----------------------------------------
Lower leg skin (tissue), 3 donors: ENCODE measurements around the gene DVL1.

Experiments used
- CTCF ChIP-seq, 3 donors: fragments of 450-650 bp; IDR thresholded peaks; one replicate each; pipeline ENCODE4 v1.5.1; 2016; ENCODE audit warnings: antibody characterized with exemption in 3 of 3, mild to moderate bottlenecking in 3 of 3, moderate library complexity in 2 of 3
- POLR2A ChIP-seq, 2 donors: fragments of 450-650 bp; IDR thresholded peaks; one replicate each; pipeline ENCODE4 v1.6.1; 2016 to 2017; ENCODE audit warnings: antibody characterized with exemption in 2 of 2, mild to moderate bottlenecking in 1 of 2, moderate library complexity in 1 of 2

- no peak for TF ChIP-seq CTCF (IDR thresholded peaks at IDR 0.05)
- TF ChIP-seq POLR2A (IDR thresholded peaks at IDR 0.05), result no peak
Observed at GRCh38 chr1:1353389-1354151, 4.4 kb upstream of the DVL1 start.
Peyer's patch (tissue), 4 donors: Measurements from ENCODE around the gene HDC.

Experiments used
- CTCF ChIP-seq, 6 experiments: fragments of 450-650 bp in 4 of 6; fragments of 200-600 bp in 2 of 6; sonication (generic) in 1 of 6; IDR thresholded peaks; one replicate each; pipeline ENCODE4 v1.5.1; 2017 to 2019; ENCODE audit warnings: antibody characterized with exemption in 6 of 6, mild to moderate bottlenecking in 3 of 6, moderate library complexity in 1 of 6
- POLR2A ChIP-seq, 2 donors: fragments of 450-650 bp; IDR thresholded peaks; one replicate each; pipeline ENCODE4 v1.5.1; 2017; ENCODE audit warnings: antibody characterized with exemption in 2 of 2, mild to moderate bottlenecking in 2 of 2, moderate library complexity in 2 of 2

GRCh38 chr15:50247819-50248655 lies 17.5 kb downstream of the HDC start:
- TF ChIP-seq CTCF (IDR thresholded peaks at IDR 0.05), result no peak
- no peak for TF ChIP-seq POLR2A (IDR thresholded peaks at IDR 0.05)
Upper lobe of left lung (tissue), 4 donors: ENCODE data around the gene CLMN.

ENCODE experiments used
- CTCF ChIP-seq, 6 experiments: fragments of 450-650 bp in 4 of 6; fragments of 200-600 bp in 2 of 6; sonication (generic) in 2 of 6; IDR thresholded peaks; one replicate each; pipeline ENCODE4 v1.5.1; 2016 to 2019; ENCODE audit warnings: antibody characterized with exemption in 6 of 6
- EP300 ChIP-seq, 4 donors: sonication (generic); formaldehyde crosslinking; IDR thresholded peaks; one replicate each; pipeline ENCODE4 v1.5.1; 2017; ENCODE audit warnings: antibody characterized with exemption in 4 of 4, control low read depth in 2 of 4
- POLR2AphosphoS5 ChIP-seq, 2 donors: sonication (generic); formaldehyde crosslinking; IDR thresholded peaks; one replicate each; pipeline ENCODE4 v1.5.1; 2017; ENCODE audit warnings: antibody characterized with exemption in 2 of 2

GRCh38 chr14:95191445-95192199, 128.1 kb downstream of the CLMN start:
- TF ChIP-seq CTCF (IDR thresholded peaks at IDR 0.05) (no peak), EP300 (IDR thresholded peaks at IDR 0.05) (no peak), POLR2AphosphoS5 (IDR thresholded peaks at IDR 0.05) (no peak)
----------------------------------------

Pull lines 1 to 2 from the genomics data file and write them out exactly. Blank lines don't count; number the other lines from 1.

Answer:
Lower leg skin (tissue), 3 donors: ENCODE measurements around the gene DVL1.

Experiments used